If your rental payments are current, getting debt relief by filing bankruptcy will not affect your lease agreement. Learn how filing bankruptcy will affect your real estate lease.
Written by Attorney Andrea Wimmer.
Updated August 25, 2020
If you’re current with your rental payments and plan to keep living in the rental, everything will stay essentially the same. This article will provide an overview of the type of information you’ll need to provide on your bankruptcy forms and what typically happens with a residential lease after a Chapter 7 bankruptcy case is filed with the court. For more detailed information about leases and bankruptcy, check out our Guide to Leases in Bankruptcy.
Listing the Lease Agreement
You’ll have to list your lease on Schedule G. Schedule G specifically only lists “unexpired leases and executory contracts.” If you’re current with your rent payments, this is the only place your lease appears on your forms. All you’ll need your landlord’s name and contact information.
If you’re behind on rent, make sure to also list this as a debt on your Schedule E/F. You’ll again need the landlord’s name and mailing address along with the approximate amount of back rent you owe.
Notifying the Landlord
Renters don’t have to let your landlord know ahead of time that they're filing bankruptcy. However, the court will send a copy of Official Form 309A to the landlord after the case is filed. So, especially if your landlord is an individual (rather than a business or property management company), it may not be a bad idea to give them a heads up, as they may not know how it impacts them when a tenant files for bankruptcy .
Paying Rent After Filing Bankruptcy
You have to pay rent after filing bankruptcy. If you’re keeping (“assuming”) the lease, you have to keep paying your full rent (including any fees if you make late payments) and any other obligations under your lease agreement until the lease term is over.
If you’re using bankruptcy as an opportunity to get out of the real estate lease early and you move out before filing bankruptcy, you don’t have to keep paying rent. But, if you’re still living in the property, make sure to pay rent for the time that you lived there after your case is filed. This is a post-petition obligation and the bankruptcy discharge won’t apply to it.
Can I be evicted after filing bankruptcy?
No. As long as you’re current with your rent payments and haven’t violated any other terms of the lease agreement, the landlord can’t evict you just because you filed bankruptcy.
If you’re behind on rent payments when your case is filed, the automatic stay prevents the landlord from evicting you - at least temporarily. But, if you want to stay in the home (keep the lease), you’ll need to make arrangements to catch up on the back rent.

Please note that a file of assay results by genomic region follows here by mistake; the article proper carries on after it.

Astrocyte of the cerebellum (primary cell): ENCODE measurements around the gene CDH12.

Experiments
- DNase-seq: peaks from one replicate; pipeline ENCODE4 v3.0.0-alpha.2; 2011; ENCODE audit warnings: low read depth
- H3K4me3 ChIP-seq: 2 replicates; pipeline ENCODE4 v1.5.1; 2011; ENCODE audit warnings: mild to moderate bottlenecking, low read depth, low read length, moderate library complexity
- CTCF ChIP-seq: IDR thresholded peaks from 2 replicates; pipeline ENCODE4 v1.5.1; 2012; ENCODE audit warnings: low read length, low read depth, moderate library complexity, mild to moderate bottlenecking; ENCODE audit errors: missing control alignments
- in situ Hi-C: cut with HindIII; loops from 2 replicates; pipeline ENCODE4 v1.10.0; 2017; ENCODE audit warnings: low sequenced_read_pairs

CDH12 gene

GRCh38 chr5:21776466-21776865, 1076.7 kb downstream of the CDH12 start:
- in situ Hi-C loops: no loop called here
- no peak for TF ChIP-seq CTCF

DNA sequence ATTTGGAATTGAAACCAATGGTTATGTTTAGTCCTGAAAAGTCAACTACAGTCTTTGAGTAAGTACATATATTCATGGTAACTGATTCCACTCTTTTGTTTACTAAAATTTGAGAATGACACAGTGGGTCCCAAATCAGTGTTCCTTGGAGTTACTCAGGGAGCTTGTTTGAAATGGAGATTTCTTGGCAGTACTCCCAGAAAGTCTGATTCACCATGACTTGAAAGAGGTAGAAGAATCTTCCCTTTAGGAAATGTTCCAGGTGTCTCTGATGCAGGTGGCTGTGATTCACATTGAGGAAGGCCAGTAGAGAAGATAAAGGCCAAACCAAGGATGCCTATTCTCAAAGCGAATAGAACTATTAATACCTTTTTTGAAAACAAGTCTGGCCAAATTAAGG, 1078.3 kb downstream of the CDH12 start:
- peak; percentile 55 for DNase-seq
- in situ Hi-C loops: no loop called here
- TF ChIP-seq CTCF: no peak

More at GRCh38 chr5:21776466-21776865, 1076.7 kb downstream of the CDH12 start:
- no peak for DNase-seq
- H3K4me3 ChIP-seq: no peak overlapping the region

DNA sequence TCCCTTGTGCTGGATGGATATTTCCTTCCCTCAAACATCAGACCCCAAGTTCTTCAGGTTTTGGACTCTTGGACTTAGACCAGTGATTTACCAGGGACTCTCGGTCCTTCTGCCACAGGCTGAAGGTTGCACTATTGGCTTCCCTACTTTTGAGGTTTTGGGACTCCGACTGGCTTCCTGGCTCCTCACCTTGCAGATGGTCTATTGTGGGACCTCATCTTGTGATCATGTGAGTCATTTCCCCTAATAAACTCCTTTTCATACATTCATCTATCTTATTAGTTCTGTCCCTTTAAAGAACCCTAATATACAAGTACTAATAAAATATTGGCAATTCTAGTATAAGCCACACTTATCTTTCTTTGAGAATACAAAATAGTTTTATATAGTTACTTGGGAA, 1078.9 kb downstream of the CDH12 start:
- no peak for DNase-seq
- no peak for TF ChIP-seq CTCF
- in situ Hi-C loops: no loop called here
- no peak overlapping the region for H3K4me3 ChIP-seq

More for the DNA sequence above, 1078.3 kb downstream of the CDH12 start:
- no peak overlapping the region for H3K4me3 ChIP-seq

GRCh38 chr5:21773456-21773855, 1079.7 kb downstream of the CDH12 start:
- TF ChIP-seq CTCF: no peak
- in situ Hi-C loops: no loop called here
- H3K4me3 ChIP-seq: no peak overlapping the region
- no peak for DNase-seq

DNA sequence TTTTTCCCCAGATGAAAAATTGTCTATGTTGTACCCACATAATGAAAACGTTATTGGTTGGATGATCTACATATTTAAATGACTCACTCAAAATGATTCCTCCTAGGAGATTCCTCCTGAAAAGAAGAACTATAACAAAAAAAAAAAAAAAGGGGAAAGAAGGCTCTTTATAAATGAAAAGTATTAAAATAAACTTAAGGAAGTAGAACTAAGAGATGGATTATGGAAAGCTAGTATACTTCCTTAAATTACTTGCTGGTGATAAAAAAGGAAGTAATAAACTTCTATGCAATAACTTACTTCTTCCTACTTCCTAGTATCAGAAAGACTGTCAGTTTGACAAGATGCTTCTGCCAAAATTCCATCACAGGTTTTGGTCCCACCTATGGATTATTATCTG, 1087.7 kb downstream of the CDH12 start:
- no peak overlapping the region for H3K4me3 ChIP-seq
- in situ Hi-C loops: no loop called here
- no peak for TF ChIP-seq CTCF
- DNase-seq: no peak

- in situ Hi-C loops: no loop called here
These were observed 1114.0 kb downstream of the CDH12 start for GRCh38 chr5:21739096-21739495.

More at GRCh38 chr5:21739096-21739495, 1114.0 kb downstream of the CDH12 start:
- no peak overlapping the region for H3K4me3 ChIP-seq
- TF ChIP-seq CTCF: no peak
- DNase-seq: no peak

If you’re behind on rent and don’t want to bring the lease current, the landlord has to ask the court to “lift” the automatic stay for them so they can move forward with an eviction proceeding.
The provisions of the Bankruptcy Code protect you from any collection actions for back rent as of the date your bankruptcy case is filed. So, while the landlord can evict you from the rental property, they can’t make you pay for this pre-petition debt. But, as mentioned above, be prepared to pay rent for the time that you remain in the property after your case is filed.
The Automatic Stay and Eviction Judgments
It’s a little different if your landlord got an eviction judgment against you before you file bankruptcy. In that case, the bankruptcy law will protect you from eviction only if certain requirements are met. If you can’t meet these requirements, the landlord can evict you without first getting permission from the bankruptcy court.
What are the requirements to get automatic stay protections after an eviction judgment?
At the time your bankruptcy petition is filed, you have to certify to the court - under penalty of perjury - that state law allows you to cure the default that led to the eviction judgment in the first place. Additionally, you have to deposit all money that comes due within 30 days from your filing date with the clerk of the court. If you can’t do both, your landlord can move forward with the eviction process.
What should I expect when it comes to renewing my lease?
A bankruptcy filing should not impact your ability to renew your lease. That being said, many landlords use credit checks when deciding whether to offer or renew a lease agreement. It’s entirely up to the landlord whether to renew your rental agreement when the term is up. This is true whether someone files bankruptcy or not.
If your landlord is an individual (i.e. not a business or property management company) it may be helpful to explain to them that your bankruptcy actually makes you a more reliable tenant, as your disposable income no longer has to go towards debt payments or be subject to garnishments, making it easier to make your lease payments. If you're planning on moving, can also explain this to any potential landlord and that, combined with a security deposit and good rental history, will help in finding a new rental, even with a less than perfect credit history.
Upsolve can help
If you’re struggling with more debt than you can ever hope to pay off, filing bankruptcy may be right for you. Upsolve’s Learning Center contains free educational articles like this one for anyone interested in filing a personal bankruptcy. Eligible individuals who want to file Chapter 7 bankruptcy but can’t afford to pay for a bankruptcy attorney are able to use Upsolve’s free web tool to prepare their bankruptcy forms and file on their own (“pro se”).